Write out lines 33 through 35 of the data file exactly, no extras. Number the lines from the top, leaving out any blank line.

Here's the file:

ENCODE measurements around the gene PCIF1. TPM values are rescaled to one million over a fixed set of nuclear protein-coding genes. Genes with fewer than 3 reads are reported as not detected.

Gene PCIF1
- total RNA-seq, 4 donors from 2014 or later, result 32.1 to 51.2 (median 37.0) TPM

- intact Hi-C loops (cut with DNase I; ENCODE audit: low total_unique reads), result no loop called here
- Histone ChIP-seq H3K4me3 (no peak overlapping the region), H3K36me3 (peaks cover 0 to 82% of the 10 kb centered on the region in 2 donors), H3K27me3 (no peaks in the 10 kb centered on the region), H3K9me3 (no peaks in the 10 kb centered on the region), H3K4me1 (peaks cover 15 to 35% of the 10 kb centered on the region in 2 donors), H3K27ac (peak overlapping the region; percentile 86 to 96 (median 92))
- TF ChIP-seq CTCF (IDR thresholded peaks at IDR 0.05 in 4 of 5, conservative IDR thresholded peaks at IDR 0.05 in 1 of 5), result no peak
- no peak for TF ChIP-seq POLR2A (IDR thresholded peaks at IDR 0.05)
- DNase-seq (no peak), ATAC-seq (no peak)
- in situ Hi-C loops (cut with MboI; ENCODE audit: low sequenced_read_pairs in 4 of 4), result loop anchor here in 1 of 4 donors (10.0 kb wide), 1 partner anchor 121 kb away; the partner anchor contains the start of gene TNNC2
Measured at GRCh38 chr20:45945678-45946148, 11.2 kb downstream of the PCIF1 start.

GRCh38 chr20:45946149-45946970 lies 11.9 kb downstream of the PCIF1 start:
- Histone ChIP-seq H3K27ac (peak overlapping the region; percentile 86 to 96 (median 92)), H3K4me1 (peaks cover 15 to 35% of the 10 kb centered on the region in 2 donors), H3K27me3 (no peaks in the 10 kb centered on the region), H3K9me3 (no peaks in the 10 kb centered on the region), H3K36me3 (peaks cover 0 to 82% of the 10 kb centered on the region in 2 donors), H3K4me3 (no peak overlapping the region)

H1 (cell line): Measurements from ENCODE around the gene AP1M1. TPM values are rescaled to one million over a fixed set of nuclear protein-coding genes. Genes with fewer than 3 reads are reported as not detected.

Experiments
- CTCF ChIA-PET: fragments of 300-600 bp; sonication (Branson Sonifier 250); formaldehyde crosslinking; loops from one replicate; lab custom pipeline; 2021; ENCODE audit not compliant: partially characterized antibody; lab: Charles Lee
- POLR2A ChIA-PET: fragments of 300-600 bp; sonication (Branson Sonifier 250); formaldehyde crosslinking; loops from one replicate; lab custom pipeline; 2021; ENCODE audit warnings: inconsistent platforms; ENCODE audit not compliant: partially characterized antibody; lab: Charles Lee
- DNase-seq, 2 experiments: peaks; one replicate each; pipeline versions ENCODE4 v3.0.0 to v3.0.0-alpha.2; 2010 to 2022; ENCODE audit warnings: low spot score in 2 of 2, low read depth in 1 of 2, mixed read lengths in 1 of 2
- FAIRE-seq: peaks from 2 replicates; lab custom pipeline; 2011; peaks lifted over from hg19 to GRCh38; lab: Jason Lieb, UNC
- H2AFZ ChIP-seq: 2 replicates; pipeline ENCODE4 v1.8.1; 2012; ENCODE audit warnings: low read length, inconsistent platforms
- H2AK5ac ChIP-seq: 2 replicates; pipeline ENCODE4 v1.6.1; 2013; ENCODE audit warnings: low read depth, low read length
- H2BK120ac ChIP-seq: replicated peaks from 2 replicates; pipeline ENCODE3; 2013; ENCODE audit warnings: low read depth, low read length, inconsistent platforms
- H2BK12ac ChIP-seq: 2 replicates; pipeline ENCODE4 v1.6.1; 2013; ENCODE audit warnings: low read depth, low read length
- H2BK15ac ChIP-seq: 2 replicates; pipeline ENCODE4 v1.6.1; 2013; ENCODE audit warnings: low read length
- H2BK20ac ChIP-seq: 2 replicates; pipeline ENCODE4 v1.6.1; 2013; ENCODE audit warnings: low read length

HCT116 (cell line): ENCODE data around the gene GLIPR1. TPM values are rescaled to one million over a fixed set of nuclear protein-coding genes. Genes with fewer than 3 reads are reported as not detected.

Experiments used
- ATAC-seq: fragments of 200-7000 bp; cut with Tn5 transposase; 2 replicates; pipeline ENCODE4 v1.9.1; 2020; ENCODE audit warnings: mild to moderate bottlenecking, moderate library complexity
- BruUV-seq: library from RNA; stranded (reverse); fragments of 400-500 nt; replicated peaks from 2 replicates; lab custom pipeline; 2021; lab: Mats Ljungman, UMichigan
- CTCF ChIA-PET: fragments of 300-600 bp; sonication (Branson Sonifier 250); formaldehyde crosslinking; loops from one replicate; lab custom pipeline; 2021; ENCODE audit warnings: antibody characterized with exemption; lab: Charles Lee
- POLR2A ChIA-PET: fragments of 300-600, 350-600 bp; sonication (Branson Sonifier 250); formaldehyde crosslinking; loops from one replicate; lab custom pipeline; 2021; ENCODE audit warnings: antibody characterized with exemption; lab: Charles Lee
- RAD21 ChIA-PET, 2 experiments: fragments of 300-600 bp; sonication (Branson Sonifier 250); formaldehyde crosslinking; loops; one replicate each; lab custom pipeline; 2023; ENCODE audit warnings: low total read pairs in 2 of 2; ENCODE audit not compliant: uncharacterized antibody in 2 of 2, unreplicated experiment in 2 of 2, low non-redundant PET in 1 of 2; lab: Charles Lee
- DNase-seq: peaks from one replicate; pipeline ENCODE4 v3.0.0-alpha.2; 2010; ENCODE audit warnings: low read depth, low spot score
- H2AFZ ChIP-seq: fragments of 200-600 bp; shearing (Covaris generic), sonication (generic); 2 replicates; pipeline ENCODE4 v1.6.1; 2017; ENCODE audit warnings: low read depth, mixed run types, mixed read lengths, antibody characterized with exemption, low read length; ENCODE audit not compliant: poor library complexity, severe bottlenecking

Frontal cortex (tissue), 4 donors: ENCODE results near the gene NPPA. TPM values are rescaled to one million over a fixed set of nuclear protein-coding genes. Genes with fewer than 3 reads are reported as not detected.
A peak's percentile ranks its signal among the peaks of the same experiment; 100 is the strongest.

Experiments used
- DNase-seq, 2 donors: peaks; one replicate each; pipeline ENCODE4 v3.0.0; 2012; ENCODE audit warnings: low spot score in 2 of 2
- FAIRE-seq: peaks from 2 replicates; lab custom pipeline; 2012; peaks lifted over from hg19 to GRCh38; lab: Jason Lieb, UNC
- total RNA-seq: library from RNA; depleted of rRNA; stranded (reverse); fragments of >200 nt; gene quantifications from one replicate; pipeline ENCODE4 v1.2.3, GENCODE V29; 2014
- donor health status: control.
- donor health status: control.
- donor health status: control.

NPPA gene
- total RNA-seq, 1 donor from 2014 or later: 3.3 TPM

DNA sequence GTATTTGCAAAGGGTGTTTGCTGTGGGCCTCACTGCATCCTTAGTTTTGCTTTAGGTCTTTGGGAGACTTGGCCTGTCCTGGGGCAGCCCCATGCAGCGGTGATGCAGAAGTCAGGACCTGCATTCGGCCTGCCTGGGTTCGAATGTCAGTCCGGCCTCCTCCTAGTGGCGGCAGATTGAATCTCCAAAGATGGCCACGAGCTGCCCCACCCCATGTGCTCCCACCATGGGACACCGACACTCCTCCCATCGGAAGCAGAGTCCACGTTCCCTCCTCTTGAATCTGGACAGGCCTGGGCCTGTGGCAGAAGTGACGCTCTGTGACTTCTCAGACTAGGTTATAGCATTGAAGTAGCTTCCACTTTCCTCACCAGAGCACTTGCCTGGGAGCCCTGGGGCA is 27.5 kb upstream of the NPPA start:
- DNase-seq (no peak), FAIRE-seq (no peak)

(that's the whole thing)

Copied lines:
- H2AFZ ChIP-seq: fragments of 200-600 bp; shearing (Covaris generic), sonication (generic); 2 replicates; pipeline ENCODE4 v1.6.1; 2017; ENCODE audit warnings: low read depth, mixed run types, mixed read lengths, antibody characterized with exemption, low read length; ENCODE audit not compliant: poor library complexity, severe bottlenecking

Frontal cortex (tissue), 4 donors: ENCODE results near the gene NPPA. TPM values are rescaled to one million over a fixed set of nuclear protein-coding genes. Genes with fewer than 3 reads are reported as not detected.
A peak's percentile ranks its signal among the peaks of the same experiment; 100 is the strongest.